Read the fine print my dears – read the fine print. You have bought a piece of paper with ink upon it – nothing more.

    If you can not hold the physical gold in your hands – you do not have physical gold.

    Ditto all other commodities.

    So “The City” are not a bunch of lying criminal fraudsters – not if one reads the fine print.

  • llamas

    Nicholas (???) Grey wrote:

    “Sherlock Holmes used opium to help his over-active mind. (I wonder what Mycroft took?)”

    No, he didn’t. In the whole of the canon, he never once uses opium, or any other opiod.

    He used cocaine, which is about as different from opium as you can get. And he took it specifically to stimulate the mind (he says so, repeatedly), not to ‘help his over-active mind.’

    Try and get it right. 👿

    llater,

    llamas

  • Mr Ed

    Coleridge took opium.

  • llamas

    Ask Person from Porlock.

    llater,

    llamas

  • Nicholas (Unlicensed Joker!) Gray

    LLamas, you are most likely right! Years have passed since I read up on the documents, though I still think that Mycroft being another drug-addict seems a logical deduction.

  • llamas

    @ Nicholas (Unlicensed Joker!) Gray –

    No, I am not ‘most likely’ right. I am completely and absolutely correct in this regard. There’s no wiggle room for ‘most likely’.

    The only time in the entire canon that Holmes is described as taking any opiod, under any circumstance, is the case ‘The Illustrious Client’, where he is injected with morphine in order to suture injuries received in a beating delivered by thugs in the pay of Baron Gruner. That is the sole instance where Holmes and any opiod come together. He simply never ‘used opium to help his over-active mind’, as you stated. There’s no ‘most likely’ about it.

    Why you would suppose that Mycroft was a drug addict baffles me – but then, I have read the stories and you most-likely have not. There is simply no evidence whatever to support such a deduction.

    Try and get it right. 👿

    llater,

    llamas

  • Bruce, the name of Heroin, which was synthesized by Bayer AG or its forerunners, came about because the inventors, experimenting on themselves with lower doses than used by modern addicts, thought it made them feel “heroic.”

    Source — a book I’ve got on the history of Bayer and aspirin, which names the inventor, but bedamned if I can remember it — or the name of the book or author.

  • Nicholas (Unlicensed Joker!) Gray

    Llamas, when did you last read the canon? It was years ago for me. As for Mycroft, I wondered if stimulant-taking was a family trait.

  • Rich Rostrom

    llamas @ October 26, 2016 at 10:26 am:

    No, I am not ‘most likely’ right. I am completely and absolutely correct in this regard. There’s no wiggle room for ‘most likely’.

    The only time in the entire canon that Holmes is described as taking any opiod, under any circumstance, is the case ‘The Illustrious Client’, where he is injected with morphine in order to suture injuries received in a beating delivered by thugs in the pay of Baron Gruner. That is the sole instance where Holmes and any opiod come together. He simply never ‘used opium to help his over-active mind’, as you stated. There’s no ‘most likely’ about it.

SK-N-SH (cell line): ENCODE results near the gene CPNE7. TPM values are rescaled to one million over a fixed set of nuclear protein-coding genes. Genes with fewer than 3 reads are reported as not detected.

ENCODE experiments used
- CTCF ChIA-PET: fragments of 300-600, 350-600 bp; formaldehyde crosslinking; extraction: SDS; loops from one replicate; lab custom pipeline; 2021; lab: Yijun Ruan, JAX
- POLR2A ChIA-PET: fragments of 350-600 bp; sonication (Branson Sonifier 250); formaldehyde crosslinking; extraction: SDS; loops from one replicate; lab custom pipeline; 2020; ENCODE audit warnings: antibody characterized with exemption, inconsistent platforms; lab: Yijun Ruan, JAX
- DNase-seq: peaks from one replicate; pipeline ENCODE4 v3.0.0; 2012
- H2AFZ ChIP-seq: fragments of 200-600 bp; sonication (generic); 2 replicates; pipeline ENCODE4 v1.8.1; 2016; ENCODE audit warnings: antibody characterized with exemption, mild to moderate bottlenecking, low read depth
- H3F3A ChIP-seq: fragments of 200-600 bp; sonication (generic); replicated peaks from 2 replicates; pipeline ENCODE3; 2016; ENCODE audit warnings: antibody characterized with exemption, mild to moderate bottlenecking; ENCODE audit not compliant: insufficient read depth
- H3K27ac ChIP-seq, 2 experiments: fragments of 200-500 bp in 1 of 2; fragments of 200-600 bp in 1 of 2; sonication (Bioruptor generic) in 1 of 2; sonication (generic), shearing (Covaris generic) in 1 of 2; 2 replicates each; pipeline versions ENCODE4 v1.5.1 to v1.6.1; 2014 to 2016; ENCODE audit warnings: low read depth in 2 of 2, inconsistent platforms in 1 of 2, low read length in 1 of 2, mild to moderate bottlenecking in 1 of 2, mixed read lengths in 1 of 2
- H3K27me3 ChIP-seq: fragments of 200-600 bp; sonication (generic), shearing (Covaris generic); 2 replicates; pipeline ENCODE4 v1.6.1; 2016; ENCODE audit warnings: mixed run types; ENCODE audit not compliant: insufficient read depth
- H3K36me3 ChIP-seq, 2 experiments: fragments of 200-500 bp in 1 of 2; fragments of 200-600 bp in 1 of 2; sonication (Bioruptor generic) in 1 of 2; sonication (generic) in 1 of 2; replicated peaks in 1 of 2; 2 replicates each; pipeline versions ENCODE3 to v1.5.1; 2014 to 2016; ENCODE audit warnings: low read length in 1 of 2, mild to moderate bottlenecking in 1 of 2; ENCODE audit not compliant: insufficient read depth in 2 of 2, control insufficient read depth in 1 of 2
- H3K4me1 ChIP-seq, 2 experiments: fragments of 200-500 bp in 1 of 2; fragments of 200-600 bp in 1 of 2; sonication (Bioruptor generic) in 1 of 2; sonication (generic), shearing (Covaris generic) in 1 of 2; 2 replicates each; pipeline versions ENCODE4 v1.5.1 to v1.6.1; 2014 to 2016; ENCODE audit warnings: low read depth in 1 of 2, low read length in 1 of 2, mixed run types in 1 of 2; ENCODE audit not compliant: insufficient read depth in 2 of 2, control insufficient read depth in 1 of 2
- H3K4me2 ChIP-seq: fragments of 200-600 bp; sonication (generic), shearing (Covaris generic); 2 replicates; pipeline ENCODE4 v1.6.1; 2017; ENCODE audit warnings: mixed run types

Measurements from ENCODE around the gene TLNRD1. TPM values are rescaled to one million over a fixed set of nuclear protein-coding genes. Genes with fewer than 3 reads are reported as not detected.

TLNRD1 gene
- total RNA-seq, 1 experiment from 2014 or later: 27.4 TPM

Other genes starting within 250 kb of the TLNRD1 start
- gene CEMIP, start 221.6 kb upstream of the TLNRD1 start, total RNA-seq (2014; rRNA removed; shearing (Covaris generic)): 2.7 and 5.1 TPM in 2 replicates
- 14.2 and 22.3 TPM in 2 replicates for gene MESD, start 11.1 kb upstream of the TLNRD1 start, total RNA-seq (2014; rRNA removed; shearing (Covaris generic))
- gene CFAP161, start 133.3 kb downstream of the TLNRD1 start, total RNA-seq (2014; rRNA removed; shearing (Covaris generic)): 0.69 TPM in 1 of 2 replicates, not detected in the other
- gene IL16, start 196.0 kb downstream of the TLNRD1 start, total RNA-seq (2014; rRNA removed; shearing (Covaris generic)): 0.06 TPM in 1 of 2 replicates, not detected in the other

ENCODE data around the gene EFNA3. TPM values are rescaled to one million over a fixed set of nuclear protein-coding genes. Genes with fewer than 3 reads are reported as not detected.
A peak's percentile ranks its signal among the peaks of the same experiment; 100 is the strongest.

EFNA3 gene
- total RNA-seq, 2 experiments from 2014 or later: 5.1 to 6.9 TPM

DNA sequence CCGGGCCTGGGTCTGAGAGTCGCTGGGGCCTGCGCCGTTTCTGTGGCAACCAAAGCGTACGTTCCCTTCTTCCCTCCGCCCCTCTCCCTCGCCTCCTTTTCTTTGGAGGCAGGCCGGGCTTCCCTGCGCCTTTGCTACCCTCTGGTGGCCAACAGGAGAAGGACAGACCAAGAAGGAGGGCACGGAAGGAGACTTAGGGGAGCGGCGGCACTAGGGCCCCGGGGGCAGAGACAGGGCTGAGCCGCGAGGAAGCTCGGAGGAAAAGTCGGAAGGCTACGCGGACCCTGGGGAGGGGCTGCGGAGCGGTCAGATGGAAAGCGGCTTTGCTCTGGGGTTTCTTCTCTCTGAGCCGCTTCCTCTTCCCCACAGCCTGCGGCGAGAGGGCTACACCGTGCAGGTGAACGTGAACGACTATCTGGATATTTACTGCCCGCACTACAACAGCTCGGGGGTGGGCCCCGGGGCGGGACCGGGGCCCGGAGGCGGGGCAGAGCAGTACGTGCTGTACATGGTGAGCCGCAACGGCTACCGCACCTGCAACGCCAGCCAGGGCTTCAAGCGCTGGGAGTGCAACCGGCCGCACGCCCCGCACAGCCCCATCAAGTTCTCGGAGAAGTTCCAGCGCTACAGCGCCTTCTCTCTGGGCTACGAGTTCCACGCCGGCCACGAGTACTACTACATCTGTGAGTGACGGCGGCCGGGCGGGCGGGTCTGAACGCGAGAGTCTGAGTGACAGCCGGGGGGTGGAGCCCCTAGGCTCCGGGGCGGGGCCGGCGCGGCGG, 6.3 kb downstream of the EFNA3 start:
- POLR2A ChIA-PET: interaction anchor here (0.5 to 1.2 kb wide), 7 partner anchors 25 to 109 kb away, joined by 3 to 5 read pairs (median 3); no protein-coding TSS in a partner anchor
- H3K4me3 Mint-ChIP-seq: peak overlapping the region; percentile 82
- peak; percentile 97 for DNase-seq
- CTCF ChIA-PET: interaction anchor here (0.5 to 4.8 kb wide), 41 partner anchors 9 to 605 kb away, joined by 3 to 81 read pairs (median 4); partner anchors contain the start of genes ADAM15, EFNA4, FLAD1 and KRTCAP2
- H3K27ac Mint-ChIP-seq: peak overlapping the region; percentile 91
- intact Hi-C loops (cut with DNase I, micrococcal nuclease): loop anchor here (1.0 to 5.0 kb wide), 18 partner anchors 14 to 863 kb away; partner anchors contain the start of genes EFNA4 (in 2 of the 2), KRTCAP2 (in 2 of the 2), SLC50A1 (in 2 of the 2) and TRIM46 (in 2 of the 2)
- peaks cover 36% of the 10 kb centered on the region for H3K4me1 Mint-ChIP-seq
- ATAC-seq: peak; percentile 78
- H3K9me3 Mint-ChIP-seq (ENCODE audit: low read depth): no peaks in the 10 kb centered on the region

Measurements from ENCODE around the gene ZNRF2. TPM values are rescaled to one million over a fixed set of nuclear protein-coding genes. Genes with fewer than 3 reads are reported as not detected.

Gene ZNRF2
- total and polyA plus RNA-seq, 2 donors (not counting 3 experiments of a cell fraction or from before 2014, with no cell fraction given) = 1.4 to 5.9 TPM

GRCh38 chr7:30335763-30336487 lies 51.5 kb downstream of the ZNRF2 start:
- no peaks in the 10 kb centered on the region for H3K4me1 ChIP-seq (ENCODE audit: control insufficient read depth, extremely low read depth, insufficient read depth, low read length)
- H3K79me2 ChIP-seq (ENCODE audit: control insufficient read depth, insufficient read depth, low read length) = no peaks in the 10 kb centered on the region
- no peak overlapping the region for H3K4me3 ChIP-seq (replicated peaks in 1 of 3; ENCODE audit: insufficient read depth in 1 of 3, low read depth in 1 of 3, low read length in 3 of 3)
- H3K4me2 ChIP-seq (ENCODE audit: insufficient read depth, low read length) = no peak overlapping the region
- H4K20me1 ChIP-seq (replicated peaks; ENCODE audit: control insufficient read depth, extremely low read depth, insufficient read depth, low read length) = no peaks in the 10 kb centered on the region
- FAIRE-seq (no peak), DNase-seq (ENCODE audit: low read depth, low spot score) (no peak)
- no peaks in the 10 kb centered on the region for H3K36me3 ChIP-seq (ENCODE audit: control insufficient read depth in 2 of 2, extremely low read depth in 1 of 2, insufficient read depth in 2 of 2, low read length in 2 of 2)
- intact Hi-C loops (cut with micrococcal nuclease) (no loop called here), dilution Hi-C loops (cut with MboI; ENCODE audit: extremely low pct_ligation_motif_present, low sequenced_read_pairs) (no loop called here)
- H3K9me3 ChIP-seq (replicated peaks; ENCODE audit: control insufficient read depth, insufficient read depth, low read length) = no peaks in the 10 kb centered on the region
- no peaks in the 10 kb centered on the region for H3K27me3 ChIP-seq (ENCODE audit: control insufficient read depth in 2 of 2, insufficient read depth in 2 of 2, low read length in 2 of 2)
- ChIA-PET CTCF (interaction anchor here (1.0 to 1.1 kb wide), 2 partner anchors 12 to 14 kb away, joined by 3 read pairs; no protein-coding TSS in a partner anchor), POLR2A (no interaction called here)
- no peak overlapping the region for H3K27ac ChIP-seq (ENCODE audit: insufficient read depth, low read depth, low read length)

I think maybe you’re overreaching.

    “Which is it to-day?” I asked, “morphine or cocaine?”

    He raised his eyes languidly from the old black-letter volume which he had opened. “It is cocaine,” he said, “a seven-per-cent. solution. Would you care to try it?”

    That is the fourth and fifth paragraphs of The Sign of Four. It follows Holmes having just injected himself with something. In this case, it is cocaine, but Watson’s question clearly implies that Holmes also uses morphine.

    Also, in “The Adventure of the Twisted Lip”, Watson encounters Holmes in an opium den, where he was posing as an opium smoker: “the old man at my side… very thin, very wrinkled, bent with age, an opium pipe dangling down from between his knees, as though it had dropped in sheer lassitude from his fingers.” Whether he smoked it at all is not stated, though presumably he would refrain as far as possible. However… Watson was “holding [his] breath to keep out the vile, stupefying fumes of the drug…” during his brief intrusion to extract Isa Whitney, but Holmes could hardly avoid inhaling those fumes at second-hand.

  • llamas

    Rich Rostrom – No, I am not ‘over-reaching’ at all. On the contrary, it is you who is ‘over-reaching’, by assuming things and acts which are not described in the stories as having occurred.

    In the first case you describe, all that there is, is a suggestion that Holmes may have taken morphine at some other time. But he does not this time, and he never does, anywhere else in the stories, except for the one instance I described, where it is administered to him for medical reasons.

    Them’s the words as written. No ‘implied’ acts at some other place or time, just the words on the page. Exactly as I wrote.

    In the second case you describe, Holmes is indeed in an opium den, posing as an opium smoker. Your quote is accurate as far as it goes – but then you neglect to mention, just a couple of paragraphs further on, where Holmes says

    “I suppose, Watson” said he ” that you imagine that I have added opium-smoking to cocaine injections, and all the other little weaknesses on which you have favoured me with your medical views.”

    and he makes it clear, in word and deed, that he has not smoked opium on this occasion – since he is capable within minutes of normal physical activity and a detailed description of a complex case. We don’t have to assume too much about what his mental and physical state would be if he had smoked opium, since Dr Watson is good enough to fully-describe the state of his friend Isa Whitney, in the same opium den, just minutes before.

    Just the words on the page. No assumptions, no presumptions, no implications. Just the words on the page.

    As to when I last read the canon, I have the complete works, as well as Baring-Gould, on my Kindle. I am in the habit of re-reading a few authors I especially admire on a rotating basis, so I have probably read all of the stories within the last year.

    llater,

    llamas